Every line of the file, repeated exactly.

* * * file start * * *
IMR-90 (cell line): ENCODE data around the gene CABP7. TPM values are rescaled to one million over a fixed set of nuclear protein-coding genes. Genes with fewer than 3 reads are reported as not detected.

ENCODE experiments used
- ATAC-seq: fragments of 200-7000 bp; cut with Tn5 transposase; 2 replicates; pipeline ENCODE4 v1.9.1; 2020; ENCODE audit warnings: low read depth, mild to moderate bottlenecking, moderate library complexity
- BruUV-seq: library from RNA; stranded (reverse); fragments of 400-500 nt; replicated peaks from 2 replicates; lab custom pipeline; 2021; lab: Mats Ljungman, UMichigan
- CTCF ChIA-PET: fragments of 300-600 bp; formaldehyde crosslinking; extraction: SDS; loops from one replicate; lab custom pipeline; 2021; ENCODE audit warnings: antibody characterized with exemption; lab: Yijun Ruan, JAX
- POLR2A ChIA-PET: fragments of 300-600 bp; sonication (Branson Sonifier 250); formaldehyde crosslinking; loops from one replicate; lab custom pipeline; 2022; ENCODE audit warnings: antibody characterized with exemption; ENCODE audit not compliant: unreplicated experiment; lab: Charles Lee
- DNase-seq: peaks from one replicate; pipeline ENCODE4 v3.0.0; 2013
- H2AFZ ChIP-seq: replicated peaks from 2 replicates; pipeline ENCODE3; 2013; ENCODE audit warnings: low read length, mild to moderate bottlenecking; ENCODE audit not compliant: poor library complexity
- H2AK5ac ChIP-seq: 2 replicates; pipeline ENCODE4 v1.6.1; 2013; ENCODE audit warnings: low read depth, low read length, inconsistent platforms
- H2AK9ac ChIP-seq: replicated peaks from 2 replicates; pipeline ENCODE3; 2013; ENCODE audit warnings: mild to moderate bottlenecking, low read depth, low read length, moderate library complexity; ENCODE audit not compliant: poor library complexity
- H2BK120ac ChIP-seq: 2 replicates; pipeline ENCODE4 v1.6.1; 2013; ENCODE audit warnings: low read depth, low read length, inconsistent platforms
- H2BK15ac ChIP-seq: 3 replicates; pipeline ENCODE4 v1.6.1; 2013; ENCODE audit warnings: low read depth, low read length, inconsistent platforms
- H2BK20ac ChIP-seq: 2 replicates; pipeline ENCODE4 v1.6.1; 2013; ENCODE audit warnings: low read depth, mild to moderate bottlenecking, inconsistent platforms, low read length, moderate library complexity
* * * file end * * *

IMR-90 (cell line): ENCODE data around the gene CABP7. TPM values are rescaled to one million over a fixed set of nuclear protein-coding genes. Genes with fewer than 3 reads are reported as not detected.

ENCODE experiments used
- ATAC-seq: fragments of 200-7000 bp; cut with Tn5 transposase; 2 replicates; pipeline ENCODE4 v1.9.1; 2020; ENCODE audit warnings: low read depth, mild to moderate bottlenecking, moderate library complexity
- BruUV-seq: library from RNA; stranded (reverse); fragments of 400-500 nt; replicated peaks from 2 replicates; lab custom pipeline; 2021; lab: Mats Ljungman, UMichigan
- CTCF ChIA-PET: fragments of 300-600 bp; formaldehyde crosslinking; extraction: SDS; loops from one replicate; lab custom pipeline; 2021; ENCODE audit warnings: antibody characterized with exemption; lab: Yijun Ruan, JAX
- POLR2A ChIA-PET: fragments of 300-600 bp; sonication (Branson Sonifier 250); formaldehyde crosslinking; loops from one replicate; lab custom pipeline; 2022; ENCODE audit warnings: antibody characterized with exemption; ENCODE audit not compliant: unreplicated experiment; lab: Charles Lee
- DNase-seq: peaks from one replicate; pipeline ENCODE4 v3.0.0; 2013
- H2AFZ ChIP-seq: replicated peaks from 2 replicates; pipeline ENCODE3; 2013; ENCODE audit warnings: low read length, mild to moderate bottlenecking; ENCODE audit not compliant: poor library complexity
- H2AK5ac ChIP-seq: 2 replicates; pipeline ENCODE4 v1.6.1; 2013; ENCODE audit warnings: low read depth, low read length, inconsistent platforms
- H2AK9ac ChIP-seq: replicated peaks from 2 replicates; pipeline ENCODE3; 2013; ENCODE audit warnings: mild to moderate bottlenecking, low read depth, low read length, moderate library complexity; ENCODE audit not compliant: poor library complexity
- H2BK120ac ChIP-seq: 2 replicates; pipeline ENCODE4 v1.6.1; 2013; ENCODE audit warnings: low read depth, low read length, inconsistent platforms
- H2BK15ac ChIP-seq: 3 replicates; pipeline ENCODE4 v1.6.1; 2013; ENCODE audit warnings: low read depth, low read length, inconsistent platforms
- H2BK20ac ChIP-seq: 2 replicates; pipeline ENCODE4 v1.6.1; 2013; ENCODE audit warnings: low read depth, mild to moderate bottlenecking, inconsistent platforms, low read length, moderate library complexity